How Gut Health and Mental Health are Interlinked
I hope we can all agree the probiotics craze has gone too far, particularly when traditional probiotic items like yogurt and kimchi were moved aside for items like probiotic-infused sparkling water or coffee. But there is one good thing that came from this recent probiotic fad, despite the oftentimes unnecessary marketing craze, and it was this: gut health and mental health are inextricably interlinked.
Though this is not a new idea—historically, scientists in the 19th and early 20th centuries claimed that inflammation of the gut led to anxiety, depression, and psychosis—there seems to be a newly heightened attention to this connection between our emotions and the status of our gut health. It seems this issue of diseases involving gut health is most prevalent in the West, and especially in the U.S. This could be a result of the highly-processed diets many of us may have had as children; think crackers, chips, soda, and more.
Scientists have even proven that eating too many of these processed foods can lead to leaky gut syndrome, which occurs when portions of the large intestine, which are typically tightly closed, open up to let harmful bacteria and toxins in, eventually leading to gut inflammation. Or worse, scientists have found that these diets may also erode the protective layer of mucus that prevents intestinal cells from coming into direct contact with gut microbes. All in all, both of these things lead to inflammation of the gut, and inflammation of the gut is linked to increased levels of negative mental health outcomes. So I suppose the trite and overused adage of ‘food as medicine’ is true.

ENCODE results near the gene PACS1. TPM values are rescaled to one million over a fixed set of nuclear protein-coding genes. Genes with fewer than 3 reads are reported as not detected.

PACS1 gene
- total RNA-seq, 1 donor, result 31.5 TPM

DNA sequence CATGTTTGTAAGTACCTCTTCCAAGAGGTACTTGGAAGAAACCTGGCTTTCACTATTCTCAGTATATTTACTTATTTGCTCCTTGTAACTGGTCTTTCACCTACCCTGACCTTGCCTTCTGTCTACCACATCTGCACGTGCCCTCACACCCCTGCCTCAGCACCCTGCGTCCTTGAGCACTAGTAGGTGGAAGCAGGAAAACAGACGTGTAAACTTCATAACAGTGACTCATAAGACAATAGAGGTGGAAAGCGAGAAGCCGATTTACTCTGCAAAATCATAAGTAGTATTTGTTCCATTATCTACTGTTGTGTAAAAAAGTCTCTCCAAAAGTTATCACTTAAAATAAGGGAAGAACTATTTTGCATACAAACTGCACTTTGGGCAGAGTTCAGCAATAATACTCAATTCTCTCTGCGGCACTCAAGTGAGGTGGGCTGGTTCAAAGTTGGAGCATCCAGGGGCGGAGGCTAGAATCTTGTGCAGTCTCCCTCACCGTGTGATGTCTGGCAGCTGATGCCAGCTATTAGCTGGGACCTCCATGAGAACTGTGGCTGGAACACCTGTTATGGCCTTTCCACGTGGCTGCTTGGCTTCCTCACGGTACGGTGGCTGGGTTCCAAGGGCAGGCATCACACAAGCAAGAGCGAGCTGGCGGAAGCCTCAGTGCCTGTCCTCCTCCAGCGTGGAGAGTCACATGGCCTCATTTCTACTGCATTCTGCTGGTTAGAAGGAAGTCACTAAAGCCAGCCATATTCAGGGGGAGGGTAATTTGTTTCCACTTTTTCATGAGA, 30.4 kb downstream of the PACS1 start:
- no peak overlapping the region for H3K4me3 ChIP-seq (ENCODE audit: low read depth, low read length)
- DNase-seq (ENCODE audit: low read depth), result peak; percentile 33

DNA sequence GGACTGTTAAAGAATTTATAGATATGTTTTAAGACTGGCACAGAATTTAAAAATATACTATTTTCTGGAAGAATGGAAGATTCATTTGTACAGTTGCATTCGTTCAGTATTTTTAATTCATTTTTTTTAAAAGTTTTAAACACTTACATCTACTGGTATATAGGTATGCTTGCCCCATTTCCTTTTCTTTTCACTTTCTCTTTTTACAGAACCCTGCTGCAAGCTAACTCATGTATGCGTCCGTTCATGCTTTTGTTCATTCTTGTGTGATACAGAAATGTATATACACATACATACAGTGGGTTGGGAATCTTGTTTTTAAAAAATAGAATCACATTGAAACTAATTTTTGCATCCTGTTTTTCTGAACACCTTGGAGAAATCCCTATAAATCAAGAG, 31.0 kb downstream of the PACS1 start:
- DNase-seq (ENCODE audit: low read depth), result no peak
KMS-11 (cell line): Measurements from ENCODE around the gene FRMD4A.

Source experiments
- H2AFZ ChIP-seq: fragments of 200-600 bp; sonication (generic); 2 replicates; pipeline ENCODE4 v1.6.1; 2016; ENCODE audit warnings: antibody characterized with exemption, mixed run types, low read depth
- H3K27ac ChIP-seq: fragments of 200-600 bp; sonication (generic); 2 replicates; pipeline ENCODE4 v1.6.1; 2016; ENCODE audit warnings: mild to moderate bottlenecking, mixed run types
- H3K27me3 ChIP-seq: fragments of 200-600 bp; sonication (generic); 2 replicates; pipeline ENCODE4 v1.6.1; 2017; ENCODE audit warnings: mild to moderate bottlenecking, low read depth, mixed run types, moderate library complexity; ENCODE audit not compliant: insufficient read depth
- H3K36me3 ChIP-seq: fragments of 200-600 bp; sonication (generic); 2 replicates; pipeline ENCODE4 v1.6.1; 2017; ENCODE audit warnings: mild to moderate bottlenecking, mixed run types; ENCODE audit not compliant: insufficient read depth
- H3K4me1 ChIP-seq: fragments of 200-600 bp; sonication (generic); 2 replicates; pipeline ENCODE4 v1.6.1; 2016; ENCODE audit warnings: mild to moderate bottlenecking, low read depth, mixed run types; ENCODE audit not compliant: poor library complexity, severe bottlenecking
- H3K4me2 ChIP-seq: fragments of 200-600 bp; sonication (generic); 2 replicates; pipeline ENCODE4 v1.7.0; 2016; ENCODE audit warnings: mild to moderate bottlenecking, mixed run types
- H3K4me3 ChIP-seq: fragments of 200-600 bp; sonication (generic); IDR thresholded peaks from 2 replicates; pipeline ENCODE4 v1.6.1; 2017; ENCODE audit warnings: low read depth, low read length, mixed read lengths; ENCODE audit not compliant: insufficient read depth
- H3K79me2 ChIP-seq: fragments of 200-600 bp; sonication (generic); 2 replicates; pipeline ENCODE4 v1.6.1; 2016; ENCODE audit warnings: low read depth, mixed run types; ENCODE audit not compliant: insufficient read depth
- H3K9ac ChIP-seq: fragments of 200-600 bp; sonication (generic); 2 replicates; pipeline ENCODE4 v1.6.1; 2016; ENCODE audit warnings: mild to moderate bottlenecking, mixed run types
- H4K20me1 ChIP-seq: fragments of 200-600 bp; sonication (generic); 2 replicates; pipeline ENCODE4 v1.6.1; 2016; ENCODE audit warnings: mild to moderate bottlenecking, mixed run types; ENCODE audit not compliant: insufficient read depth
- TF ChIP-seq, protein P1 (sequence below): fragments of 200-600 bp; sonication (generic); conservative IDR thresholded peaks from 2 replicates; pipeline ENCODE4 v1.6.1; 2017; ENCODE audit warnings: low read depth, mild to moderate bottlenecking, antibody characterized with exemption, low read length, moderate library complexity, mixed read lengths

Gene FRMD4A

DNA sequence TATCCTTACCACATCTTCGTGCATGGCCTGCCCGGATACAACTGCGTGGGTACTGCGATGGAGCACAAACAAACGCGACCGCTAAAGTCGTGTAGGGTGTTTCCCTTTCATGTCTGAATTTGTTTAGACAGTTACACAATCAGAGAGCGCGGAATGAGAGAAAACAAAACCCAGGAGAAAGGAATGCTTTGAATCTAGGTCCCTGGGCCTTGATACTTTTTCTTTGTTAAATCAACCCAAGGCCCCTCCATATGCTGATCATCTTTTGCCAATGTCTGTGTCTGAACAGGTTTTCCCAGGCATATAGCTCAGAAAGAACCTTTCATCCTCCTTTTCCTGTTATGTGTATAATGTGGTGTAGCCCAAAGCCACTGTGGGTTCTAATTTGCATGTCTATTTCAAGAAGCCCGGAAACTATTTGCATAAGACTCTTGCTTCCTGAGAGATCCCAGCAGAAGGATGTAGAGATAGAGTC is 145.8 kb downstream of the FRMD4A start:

The Basics Behind The Gut-Brain connection
The microbiota of the gut (microbiota is fancy speak for a population of bacteria that lives in the body) is important for our immunity and nutrition. It is also a key factor for proper balance within the human body. The normal organisms in the microbiota can be an array of both beneficial and harmful different bacteria. Short-term local infections of the gut, resulting from food poisoning or other gastrointestinal diseases, can cause immediate disruption in the form of diarrhea and vomiting.
But more chronic inflammation of the gut could lead to long-term health issues, such as leaky gut syndrome, irritable bowel syndrome (IBS), and other prolonged stomach and digestive problems. Prolonged inflammation of the gut, specifically chronic inflammation, can cause serious mental health imbalances over time, leading to anxiety and depression—this is a byproduct of the gut-brain axis.
The Gut-Brain Axis
The gut-brain axis is the signaling that happens between your brain and your gastrointestinal tract. This tract is basically the winding path your food takes going into the body, coming out of it, and everything in between. The tract’s main purpose is not only the transportation of food, but it is also responsible for the digestion and absorption of that food within the body.